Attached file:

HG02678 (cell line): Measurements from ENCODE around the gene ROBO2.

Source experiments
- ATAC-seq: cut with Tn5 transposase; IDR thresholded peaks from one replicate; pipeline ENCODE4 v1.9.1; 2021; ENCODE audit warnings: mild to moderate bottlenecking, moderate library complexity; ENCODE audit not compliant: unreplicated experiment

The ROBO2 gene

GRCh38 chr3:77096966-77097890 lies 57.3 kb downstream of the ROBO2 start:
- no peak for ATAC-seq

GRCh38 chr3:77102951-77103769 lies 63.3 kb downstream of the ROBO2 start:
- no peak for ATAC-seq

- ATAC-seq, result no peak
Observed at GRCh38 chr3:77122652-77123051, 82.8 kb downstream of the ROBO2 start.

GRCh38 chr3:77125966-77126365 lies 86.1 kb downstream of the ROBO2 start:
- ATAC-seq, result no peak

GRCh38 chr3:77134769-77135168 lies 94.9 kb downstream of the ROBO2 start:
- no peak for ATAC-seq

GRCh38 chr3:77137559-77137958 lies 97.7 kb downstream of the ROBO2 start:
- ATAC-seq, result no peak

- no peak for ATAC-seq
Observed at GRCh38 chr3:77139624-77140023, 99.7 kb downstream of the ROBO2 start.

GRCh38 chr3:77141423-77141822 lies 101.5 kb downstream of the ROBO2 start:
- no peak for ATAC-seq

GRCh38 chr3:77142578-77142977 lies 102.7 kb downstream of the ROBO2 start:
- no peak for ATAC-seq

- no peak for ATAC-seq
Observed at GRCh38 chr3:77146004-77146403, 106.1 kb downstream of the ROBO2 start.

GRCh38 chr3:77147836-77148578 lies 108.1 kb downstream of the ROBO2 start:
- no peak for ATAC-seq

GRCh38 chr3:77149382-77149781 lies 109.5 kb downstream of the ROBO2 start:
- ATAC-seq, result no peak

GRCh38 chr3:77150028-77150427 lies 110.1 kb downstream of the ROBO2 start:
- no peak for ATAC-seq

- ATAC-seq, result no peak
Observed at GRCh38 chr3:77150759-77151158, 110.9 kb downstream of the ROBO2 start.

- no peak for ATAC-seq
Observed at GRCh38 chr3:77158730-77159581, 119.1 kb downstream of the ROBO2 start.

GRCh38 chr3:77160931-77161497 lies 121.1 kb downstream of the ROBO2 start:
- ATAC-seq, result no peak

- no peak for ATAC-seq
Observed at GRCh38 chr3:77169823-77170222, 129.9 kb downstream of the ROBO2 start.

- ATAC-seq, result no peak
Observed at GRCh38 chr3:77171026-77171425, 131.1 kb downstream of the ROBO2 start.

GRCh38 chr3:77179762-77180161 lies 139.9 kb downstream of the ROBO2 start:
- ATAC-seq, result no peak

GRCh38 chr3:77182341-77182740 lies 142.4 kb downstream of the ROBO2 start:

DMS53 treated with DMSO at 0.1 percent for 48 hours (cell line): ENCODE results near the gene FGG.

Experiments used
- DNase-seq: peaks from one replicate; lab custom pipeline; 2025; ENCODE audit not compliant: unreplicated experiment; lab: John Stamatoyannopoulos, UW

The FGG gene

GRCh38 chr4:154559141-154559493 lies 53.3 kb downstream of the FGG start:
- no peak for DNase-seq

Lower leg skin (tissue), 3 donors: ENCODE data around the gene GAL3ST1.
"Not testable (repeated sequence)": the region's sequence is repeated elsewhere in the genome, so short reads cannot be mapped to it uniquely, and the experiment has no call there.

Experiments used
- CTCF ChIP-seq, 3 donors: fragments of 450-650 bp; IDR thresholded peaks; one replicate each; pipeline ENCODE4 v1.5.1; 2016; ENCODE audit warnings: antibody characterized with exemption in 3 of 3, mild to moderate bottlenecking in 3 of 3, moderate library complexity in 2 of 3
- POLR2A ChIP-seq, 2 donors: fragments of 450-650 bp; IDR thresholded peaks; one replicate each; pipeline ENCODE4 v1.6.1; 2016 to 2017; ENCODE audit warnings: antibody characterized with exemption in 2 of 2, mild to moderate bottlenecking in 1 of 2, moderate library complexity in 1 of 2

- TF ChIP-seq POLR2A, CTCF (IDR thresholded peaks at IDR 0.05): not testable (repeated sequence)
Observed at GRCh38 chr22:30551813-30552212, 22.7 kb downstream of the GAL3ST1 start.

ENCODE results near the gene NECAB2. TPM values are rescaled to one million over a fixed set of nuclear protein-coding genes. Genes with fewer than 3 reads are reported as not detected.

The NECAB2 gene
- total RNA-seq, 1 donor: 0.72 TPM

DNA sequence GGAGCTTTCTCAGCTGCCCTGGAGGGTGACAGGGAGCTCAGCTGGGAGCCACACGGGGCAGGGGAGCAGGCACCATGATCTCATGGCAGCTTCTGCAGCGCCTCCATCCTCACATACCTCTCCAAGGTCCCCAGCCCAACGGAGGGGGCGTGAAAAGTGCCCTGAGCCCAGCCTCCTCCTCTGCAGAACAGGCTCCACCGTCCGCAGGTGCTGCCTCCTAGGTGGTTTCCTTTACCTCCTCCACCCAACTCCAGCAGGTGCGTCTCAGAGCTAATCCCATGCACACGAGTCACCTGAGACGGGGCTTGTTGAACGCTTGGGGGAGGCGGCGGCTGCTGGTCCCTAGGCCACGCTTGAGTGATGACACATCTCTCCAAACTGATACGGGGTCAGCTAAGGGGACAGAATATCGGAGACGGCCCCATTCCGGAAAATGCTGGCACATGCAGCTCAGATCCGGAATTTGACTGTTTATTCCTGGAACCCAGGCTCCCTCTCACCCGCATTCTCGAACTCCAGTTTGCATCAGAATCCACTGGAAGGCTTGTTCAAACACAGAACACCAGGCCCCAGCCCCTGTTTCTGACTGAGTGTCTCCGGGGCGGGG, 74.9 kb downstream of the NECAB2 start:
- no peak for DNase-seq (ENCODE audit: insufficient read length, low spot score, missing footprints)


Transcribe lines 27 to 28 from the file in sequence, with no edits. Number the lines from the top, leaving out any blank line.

GRCh38 chr3:77149382-77149781 lies 109.5 kb downstream of the ROBO2 start:
- ATAC-seq, result no peak